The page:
In a little over two weeks, Manchester United Football Club hopes to be a public company. If things run according to the script, happy fans will be showering it with money, then never selling out ever again. But victory will go to the Glazer family, as measured by its suddenly quadrupled investment. By PHILLIP DE WET.
Six years ago the Glazer family bought Manchester United for £790 million. In a couple of weeks they hope that little asset will be valued at £3 billion. That will allow them to pay off some of the debt that is crippling the club, and maybe leave a little on the side to lure new star players.
Man United is worth a lot of money, that much is sure. Revenues stand at around £300 million, and earnings before interest, tax and depreciation probably at around £100 million – and that was before it sold the branding rights to its training kit (not actual match gear, mind you), for a rumoured £10 million a year. Forbes values it at $1.86 billion, and traders are happy to bandy about a $2 billion figure. If either of those are even close to accurate, never mind the £1 billion for 30% that is being rumoured, the Glazers are about to make one hell of a profit.
When the family bought the club, they used a highly leveraged deal structure, effectively borrowing £500 million against its assets. That debt has been keeping it in the red ever since, much to the disgust of a great many fans who complain they are being extorted with high ticket and merchandise prices to pay for the deal.
That is partly why Man U is hungry for an initial public offering. A bond issue in early 2010 helped ease some of the strain, but the club, and the Glazers, are fast running out of refinancing options. Hence, apparently, why it chose SIngapore over Hong Kong for the IPO; because the former could get the listing done more quickly. If all goes according to plan, that could be by mid-September, though there are many regulatory issues that could delay things for a month or two, which would be a more reasonable period of time between application and approval.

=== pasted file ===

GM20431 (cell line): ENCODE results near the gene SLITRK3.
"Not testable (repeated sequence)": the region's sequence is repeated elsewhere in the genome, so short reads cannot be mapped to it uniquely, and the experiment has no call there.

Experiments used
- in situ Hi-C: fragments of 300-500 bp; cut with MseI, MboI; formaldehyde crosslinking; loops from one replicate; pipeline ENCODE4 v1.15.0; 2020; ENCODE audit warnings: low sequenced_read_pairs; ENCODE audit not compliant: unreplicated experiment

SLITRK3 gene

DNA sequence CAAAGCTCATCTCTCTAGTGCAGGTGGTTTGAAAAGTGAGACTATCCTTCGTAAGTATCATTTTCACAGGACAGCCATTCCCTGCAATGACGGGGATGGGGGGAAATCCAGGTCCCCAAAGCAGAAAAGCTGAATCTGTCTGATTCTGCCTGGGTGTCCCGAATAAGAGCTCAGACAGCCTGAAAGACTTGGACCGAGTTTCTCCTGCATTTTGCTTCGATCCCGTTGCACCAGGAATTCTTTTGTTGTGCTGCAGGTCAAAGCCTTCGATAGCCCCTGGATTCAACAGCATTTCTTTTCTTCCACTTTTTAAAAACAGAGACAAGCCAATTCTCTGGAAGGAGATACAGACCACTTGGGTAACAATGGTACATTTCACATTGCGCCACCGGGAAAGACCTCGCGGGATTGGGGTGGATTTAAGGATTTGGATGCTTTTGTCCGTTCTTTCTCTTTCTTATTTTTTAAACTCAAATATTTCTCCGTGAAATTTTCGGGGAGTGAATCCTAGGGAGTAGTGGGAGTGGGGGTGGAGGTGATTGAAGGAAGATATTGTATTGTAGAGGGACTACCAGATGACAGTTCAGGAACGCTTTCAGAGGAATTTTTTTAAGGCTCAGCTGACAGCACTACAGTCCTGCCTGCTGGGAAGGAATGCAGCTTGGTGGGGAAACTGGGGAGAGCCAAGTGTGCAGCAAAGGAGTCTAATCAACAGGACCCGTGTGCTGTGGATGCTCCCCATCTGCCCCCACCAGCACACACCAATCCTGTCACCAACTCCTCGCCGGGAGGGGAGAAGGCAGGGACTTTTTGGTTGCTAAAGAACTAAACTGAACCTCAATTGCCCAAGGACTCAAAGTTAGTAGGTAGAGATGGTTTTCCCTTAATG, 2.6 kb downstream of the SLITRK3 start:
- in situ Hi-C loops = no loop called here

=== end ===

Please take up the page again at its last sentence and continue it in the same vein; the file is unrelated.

And then we’ll get a value. Not an offer to buy (such as the £1 billion rich fans apparently offered as a buyout, or the £1.5 billion offer from the Qatari royal family), but an actual market price. Except perhaps not. If the club succeeds in attracting die-hard fans as retail investors by the millions, things could get interesting. Will a bad season see them sell in disgust, or will they cling to their shares even if the price dictates selling? And just how will they react if anyone starts offering a derivative that implies a downward trend?
Much depends on investor appetite, and how much money Asia is willing to invest in it. The club believes that just over half its fans hail from that part of the world, and there is a sense that foreign fans are somewhat more rabid than the English. While that makes for a large potential number of rats and mice investors, though, it doesn’t necessarily add up to big money. Institutions in Asia may be less likely to swallow a large valuation for a business that could see its fortunes change in just a couple of bad seasons. Then again, while institutions will have a hard time valuing players, fans have a better grasp of what just one major transfer can mean, in cash terms, like the £80 million United made by selling Cristiano Ronaldo three years ago. It would take a brave analyst to try marking an asset like that to market.
American businessman Malcolm Glazer bought his first small stake in Manchester United in 2003, at an effective value of just over £300 million. His takeover bid pushed the then-listed company above £700 million in 2004. Even assuming substantial losses since then, it’s not looking like a bad return, not even considering all the hatred directed his way since. DM
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